Prosciutto Ring


Last year, I prepared a magnificent feast of poached lobster and pommes maxim for our wedding anniversary. This year, I baked a prosciutto ring for old times’ sake (more on that in a minute), which I planned to serve for dinner, but due to our woefully barren fridge and pantry, I ended up eating two-thirds of the bread by mid-afternoon. Happy anniversary!

This prosciutto ring is one of the first breads I learned to make in my twenties.In our early married years, homemade bread along with a nice cheap bottle of wine was a welcome dinner. Hell, it’s still a welcome dinner. Or lunch. Or anytime, anywhere. Bring it.

I’ve since tried my hand at making other breads — brioche, croissants, French baguette, focaccia — but the prosciutto ring remains a favorite. It’s a hearty, rustic bread and beneath its shiny, bacon-glazed crust is a chewy crumb with coarsely cracked pepper and hand-torn pieces of prosciutto scattered throughout.


Soy-Ginger Glazed Salmon

I stole this soy-ginger glaze from a meatball recipe. Sorry, meatballs.

A few years ago, I made some glazed turkey meatballs for a New Year’s Eve get-together, and they didn’t stick around very long. One friend who rarely eats meat went bonkers over them. I’m telling you, it’s the glaze — what else could elevate a humble meatball to such heights?

But in my world this glaze belongs to salmon.

(Check out the salmon my mother reeled in from the Pacific — while rocking red lipstick, no less. I bet that guy was surprised to see her on the other end of the line.)

Caramelized Pumpkin Cake with Maple Syrup Sour Cream and Spiced Pecans

This recipe is all about technique: make the cake, freeze it, cut the cake into rectangles, roll the rectangles in sugar and cook the cakes on all sides in a hot skillet. The last part of the process is key because it caramelizes the outside of the cake, wrapping it in a thin, crispy layer of sugar while warming the inside.

We have the creative folks at Oxheart in Houston, Texas (via Bon Appétit) to thank for this brilliant technique.

Perfect Pan-Fried Mushrooms

When I learned to pan-fry mushrooms the Julia Child way, which I assume is the French way, I was a wee bit sad thinking back on all those soft, rubbery mushrooms I’d proudly cooked over the years.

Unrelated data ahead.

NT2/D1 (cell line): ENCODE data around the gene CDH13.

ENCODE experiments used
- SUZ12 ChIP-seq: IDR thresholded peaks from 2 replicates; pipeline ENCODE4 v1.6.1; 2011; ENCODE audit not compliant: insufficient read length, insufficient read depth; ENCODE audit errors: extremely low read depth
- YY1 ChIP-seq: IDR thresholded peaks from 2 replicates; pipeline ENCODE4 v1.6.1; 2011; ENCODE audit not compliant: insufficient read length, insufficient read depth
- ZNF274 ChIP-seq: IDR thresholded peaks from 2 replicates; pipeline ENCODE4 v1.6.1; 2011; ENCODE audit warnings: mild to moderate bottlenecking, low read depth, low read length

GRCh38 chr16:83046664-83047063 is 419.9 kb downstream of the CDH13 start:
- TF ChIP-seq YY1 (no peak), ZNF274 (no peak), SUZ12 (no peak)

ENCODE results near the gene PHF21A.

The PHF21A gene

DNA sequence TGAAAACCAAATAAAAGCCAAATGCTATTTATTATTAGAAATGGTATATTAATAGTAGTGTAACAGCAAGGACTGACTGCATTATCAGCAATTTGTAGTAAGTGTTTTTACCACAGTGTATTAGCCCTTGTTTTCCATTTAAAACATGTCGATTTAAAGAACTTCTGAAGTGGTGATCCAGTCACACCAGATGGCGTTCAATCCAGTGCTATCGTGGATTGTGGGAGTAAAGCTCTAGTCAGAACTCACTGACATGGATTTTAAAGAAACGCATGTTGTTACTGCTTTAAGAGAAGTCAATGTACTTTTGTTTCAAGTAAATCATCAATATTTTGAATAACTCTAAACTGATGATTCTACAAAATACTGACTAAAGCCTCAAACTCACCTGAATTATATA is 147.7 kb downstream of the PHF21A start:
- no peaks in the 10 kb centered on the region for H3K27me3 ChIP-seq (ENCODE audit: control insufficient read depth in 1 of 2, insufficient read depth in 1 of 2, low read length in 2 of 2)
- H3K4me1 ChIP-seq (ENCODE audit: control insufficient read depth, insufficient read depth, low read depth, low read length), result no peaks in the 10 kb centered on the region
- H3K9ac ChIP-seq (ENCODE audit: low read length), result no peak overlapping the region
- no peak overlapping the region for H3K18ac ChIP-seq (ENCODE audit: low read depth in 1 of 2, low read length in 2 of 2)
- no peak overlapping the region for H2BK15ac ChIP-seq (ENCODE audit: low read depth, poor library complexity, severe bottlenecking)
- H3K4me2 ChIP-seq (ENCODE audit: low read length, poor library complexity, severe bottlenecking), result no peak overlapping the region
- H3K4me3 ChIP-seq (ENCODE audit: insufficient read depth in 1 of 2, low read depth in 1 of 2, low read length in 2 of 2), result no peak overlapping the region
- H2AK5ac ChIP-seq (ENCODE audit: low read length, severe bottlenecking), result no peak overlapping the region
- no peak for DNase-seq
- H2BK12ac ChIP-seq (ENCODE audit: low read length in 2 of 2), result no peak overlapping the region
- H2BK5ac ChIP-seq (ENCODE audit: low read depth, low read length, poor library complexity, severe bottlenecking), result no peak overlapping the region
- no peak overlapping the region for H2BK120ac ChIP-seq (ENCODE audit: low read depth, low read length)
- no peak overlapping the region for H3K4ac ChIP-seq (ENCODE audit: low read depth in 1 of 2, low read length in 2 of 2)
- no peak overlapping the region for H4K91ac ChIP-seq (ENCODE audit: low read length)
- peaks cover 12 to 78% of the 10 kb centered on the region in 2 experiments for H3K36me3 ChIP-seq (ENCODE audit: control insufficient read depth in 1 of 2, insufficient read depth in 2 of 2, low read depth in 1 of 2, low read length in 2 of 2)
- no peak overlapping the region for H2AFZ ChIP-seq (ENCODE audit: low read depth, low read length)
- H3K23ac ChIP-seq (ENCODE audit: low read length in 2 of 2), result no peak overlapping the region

Take it from Julia, if you want to experience a pan-seared mushroom in all of its intended glory, DON’T crowd the ‘shrooms. Piling them on top of each other renders them soft and lifeless. They need space to brown evenly, which helps them reach a deep, rich, meaty flavor.

Here’s how to do it…

Cheddar-Jalapeño Sour Cream Biscuits


I couldn’t tell you exactly when I stopped ordering breakfast sandwiches through drive-through windows. It’s been a while. Years. But it certainly wasn’t during childhood when a fast food biscuit was a rare and welcome treat. Or during my single days in Nashville when, on the way to work, I rolled into a gas station every morning for a neon-pink muffin and some beef jerky, which I chased with a Red Bull. And I’ve already discussed my epic sugar intake during college and the vending machine diet that encompassed a year of my twenties – clearly, I was no foodie then, either.



No, it was in the years that followed, I changed. I started cooking more. And reading more about health and diet. And as a family we made lifestyle changes for the better. Today, we eat very little processed food, although some days are better than others. We buy organic food as our budget allows. We cook the majority of our meals in our own kitchen. I guess you could say we’ve become boring responsible, healthy adults. Cheers to that! Pass the champagne! Whiskey! Anything!

Favorite Simple Roast Chicken

A couple years ago, I was doing an internet search for a Thomas Keller recipe – you know, looking for something time-consuming and overly complicated that would require grocery store scavenger hunts and a day’s worth of kitchen prep BUT in the end would be worth the effort and yield an incredible meal* – and I stumbled across Keller’s “Favorite Simple Roast Chicken.” I nearly clicked away, but the recipe had more than 500 reviews and over 95% of those who commented said they’d make it again.

Intrigued, I roasted a chicken the Thomas Keller way for our next family meal. This required patting down the chicken with paper towels, showering it with a light rainfall of salt and roasting it in a hot oven. The preparation was, as its name promised, incredibly easy.

As for taste? Our family agreed with the masses. It was excellent and later became the inspiration for the roast chicken legs and thighs recipe featured on this blog.  

Roasting the whole chicken per Keller’s technique gives you the same results as the legs and thighs recipe – crispy, crackly skin and tender meat with minimal kitchen effort – but in this adaptation, you get a gorgeous bird AND some fixin’s. Inspired by some of the comments on Epicurious, I place the chicken on a bed of diced carrots, potatoes and onions, which cook in the chicken fat while the bird roasts.